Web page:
After five years it remains painfully obvious that the rest of Scottish civil society is still struggling to catch up with this new reality. The SNP’s success as the definitive party of devolved government will probably bring it to a pinnacle of success on polling day. Ever greater representation for one party may well see a new era of political dullness descend on Scotland all over again. This indomitable strength, when considered as part of a longer process, seems odd, perhaps even (whisper it) un-nation like. Not least because the path to that inevitably controversial and high-risk second referendum is so elusive. Bizarrely, the potential for SNP dominance at all levels of representation, takes us back to a system that is eerily reminiscent of pre-devolution politics.
For all that Westminster’s traditions are arcane and redolent with entitlement it does have highly developed cultures for holding a powerful government to account, not to mention far greater levels of attention, scrutiny and debate via the media. There is also the time honoured tradition of backbench rebellions, meaning that dissent within the governing party is often as significant as that on the opposition benches. The taut discipline of the SNP, if it is to last for another five years, risks stifling the development of a more mature political culture in Scotland, as the party seems ever more comfortable within the straightjacket of devolved administration. Radical in the UK, centrist in Scotland, the SNP offers us that most tempting prospectus— that a progressive conscience does not require fundamental change at home, or within ourselves, and that the structures governing our lives do not need a radical overhaul.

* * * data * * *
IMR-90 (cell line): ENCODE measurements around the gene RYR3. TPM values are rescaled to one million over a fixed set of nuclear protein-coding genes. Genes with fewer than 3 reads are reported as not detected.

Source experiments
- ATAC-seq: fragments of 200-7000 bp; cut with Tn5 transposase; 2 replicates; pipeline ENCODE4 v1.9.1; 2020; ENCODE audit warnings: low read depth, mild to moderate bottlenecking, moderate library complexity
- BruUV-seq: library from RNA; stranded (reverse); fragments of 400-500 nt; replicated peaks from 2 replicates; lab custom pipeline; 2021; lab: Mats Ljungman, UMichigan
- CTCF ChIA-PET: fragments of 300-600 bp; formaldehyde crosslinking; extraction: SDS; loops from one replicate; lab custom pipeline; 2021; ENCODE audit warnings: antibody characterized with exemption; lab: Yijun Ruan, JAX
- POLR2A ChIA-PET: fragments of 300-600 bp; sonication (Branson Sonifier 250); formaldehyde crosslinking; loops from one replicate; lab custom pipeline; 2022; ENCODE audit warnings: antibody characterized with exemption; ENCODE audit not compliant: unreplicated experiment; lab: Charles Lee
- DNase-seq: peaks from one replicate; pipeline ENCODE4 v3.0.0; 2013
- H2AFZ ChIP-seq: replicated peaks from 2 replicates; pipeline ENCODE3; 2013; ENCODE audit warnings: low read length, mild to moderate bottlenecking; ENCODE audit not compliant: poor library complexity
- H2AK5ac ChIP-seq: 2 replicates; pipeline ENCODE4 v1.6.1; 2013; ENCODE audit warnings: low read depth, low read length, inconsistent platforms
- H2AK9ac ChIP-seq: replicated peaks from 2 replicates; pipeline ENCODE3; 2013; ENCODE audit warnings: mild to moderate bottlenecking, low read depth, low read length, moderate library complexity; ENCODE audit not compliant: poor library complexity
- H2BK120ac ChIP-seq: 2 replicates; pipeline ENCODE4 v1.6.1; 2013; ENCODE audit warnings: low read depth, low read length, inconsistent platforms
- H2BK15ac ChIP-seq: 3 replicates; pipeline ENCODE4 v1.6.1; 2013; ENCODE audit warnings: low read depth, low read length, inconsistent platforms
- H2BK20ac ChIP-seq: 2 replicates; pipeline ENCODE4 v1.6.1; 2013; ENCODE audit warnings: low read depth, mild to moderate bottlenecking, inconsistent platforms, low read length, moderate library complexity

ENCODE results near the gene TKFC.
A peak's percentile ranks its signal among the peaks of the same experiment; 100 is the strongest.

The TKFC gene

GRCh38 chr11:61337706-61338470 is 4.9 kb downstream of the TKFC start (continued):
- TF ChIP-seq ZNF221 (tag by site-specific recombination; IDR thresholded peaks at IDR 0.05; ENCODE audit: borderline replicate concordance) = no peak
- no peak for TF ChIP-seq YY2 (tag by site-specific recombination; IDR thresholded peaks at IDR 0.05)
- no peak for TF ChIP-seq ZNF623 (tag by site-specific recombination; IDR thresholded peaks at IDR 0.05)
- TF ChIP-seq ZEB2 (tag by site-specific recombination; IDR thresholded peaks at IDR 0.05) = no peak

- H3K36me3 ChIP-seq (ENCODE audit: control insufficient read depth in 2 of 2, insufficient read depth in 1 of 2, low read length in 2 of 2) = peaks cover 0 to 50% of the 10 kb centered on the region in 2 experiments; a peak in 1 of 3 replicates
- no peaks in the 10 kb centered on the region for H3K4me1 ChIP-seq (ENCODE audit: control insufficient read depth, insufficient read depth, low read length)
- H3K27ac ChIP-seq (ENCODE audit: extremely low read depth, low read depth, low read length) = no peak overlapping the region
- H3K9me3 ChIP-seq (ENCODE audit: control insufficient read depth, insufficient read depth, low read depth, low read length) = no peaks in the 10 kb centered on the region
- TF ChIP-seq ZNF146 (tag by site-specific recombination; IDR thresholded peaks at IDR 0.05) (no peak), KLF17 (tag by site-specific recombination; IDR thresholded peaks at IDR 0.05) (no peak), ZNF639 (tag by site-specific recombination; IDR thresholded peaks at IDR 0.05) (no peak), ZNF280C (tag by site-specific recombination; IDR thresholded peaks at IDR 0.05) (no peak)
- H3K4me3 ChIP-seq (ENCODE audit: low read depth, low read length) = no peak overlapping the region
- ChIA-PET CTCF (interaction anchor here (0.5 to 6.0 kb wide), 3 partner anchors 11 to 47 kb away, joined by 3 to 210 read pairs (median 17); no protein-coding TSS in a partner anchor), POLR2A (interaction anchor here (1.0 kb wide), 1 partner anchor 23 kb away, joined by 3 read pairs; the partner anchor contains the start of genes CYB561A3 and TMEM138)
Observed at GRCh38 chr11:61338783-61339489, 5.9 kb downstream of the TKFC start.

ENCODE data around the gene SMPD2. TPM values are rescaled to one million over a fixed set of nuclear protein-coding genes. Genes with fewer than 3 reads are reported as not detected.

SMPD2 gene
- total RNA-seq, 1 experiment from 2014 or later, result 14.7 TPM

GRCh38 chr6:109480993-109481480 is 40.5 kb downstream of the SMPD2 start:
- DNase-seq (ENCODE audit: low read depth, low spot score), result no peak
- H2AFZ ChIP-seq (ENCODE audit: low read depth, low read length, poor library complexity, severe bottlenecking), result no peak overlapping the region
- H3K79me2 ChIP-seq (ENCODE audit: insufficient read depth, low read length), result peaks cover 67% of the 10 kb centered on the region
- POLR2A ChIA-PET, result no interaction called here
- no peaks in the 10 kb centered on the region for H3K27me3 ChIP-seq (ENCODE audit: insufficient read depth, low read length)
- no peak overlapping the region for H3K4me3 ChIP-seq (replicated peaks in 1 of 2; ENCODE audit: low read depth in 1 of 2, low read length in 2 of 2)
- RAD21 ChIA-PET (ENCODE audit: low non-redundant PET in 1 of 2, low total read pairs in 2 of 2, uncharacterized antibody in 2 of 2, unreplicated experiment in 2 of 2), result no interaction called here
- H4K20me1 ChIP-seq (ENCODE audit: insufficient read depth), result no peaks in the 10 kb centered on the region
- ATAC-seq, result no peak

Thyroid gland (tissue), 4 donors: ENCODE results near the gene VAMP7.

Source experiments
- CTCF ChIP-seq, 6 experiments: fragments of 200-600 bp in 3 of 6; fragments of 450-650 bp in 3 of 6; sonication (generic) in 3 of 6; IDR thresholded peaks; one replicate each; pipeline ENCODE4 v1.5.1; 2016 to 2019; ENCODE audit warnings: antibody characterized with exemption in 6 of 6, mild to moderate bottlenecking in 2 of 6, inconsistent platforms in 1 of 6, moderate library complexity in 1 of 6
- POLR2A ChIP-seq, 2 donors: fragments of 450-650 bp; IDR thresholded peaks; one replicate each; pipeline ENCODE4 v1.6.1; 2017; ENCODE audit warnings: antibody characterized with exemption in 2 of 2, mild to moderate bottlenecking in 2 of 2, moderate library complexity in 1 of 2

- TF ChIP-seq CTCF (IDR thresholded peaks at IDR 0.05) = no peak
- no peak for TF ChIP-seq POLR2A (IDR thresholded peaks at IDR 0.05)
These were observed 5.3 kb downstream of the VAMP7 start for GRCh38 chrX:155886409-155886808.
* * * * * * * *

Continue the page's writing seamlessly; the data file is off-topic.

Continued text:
The trap of devolution, which has the capacity to shackle even the strongest of political projects, is also fat with temptation. It offers politicians the opportunity to put off, or outsource, responsibility for contentious political matters. As we all know, power devolved is power retained, creating ripe terrain for the politics of deferral and mediocrity.